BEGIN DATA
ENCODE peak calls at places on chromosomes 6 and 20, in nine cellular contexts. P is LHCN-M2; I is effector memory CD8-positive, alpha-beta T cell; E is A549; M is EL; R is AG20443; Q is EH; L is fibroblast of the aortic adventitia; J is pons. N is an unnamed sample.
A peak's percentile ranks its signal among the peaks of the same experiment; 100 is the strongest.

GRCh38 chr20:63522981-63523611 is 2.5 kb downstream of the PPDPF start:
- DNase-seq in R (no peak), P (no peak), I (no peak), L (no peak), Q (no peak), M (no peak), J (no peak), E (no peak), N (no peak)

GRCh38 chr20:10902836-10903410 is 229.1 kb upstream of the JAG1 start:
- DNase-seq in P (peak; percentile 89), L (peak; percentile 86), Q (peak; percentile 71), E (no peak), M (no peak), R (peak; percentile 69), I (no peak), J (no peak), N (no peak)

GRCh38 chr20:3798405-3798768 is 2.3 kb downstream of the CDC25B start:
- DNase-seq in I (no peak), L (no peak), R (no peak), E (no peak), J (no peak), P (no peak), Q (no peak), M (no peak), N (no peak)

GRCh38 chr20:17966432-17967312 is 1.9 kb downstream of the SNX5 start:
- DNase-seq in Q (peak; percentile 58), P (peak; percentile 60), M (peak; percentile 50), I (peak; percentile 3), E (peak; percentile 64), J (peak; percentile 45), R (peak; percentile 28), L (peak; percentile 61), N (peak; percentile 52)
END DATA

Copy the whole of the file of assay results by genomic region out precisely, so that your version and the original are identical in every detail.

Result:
ENCODE peak calls at places on chromosomes 6 and 20, in nine cellular contexts. P is LHCN-M2; I is effector memory CD8-positive, alpha-beta T cell; E is A549; M is EL; R is AG20443; Q is EH; L is fibroblast of the aortic adventitia; J is pons. N is an unnamed sample.
A peak's percentile ranks its signal among the peaks of the same experiment; 100 is the strongest.

GRCh38 chr20:63522981-63523611 is 2.5 kb downstream of the PPDPF start:
- DNase-seq in R (no peak), P (no peak), I (no peak), L (no peak), Q (no peak), M (no peak), J (no peak), E (no peak), N (no peak)

GRCh38 chr20:10902836-10903410 is 229.1 kb upstream of the JAG1 start:
- DNase-seq in P (peak; percentile 89), L (peak; percentile 86), Q (peak; percentile 71), E (no peak), M (no peak), R (peak; percentile 69), I (no peak), J (no peak), N (no peak)

GRCh38 chr20:3798405-3798768 is 2.3 kb downstream of the CDC25B start:
- DNase-seq in I (no peak), L (no peak), R (no peak), E (no peak), J (no peak), P (no peak), Q (no peak), M (no peak), N (no peak)

GRCh38 chr20:17966432-17967312 is 1.9 kb downstream of the SNX5 start:
- DNase-seq in Q (peak; percentile 58), P (peak; percentile 60), M (peak; percentile 50), I (peak; percentile 3), E (peak; percentile 64), J (peak; percentile 45), R (peak; percentile 28), L (peak; percentile 61), N (peak; percentile 52)